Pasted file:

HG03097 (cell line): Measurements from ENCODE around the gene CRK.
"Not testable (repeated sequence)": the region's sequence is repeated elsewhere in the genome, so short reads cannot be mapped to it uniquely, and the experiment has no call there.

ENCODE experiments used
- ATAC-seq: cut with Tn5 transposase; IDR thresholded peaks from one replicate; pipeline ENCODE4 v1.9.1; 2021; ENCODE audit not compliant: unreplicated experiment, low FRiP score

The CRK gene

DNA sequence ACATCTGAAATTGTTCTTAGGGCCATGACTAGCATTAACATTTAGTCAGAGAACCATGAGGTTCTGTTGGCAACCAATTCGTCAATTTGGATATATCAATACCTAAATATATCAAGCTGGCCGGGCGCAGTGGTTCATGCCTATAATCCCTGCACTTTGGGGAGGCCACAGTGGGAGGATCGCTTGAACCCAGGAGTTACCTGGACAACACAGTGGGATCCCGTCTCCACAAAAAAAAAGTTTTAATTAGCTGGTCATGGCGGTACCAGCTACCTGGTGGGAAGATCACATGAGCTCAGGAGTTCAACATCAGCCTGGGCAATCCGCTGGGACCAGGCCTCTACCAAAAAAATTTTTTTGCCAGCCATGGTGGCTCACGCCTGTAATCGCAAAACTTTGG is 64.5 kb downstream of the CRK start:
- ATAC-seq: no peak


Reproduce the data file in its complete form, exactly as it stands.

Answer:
HG03097 (cell line): Measurements from ENCODE around the gene CRK.
"Not testable (repeated sequence)": the region's sequence is repeated elsewhere in the genome, so short reads cannot be mapped to it uniquely, and the experiment has no call there.

ENCODE experiments used
- ATAC-seq: cut with Tn5 transposase; IDR thresholded peaks from one replicate; pipeline ENCODE4 v1.9.1; 2021; ENCODE audit not compliant: unreplicated experiment, low FRiP score

The CRK gene

DNA sequence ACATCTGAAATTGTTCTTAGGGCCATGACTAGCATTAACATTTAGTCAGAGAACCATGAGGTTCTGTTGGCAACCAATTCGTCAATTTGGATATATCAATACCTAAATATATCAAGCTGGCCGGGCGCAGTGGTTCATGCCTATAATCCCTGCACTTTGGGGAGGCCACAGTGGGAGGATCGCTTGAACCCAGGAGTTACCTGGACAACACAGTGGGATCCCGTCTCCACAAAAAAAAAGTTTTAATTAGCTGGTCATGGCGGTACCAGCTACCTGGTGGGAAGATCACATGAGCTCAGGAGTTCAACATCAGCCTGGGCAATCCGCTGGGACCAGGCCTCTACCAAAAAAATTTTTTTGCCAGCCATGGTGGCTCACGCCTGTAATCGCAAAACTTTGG is 64.5 kb downstream of the CRK start:
- ATAC-seq: no peak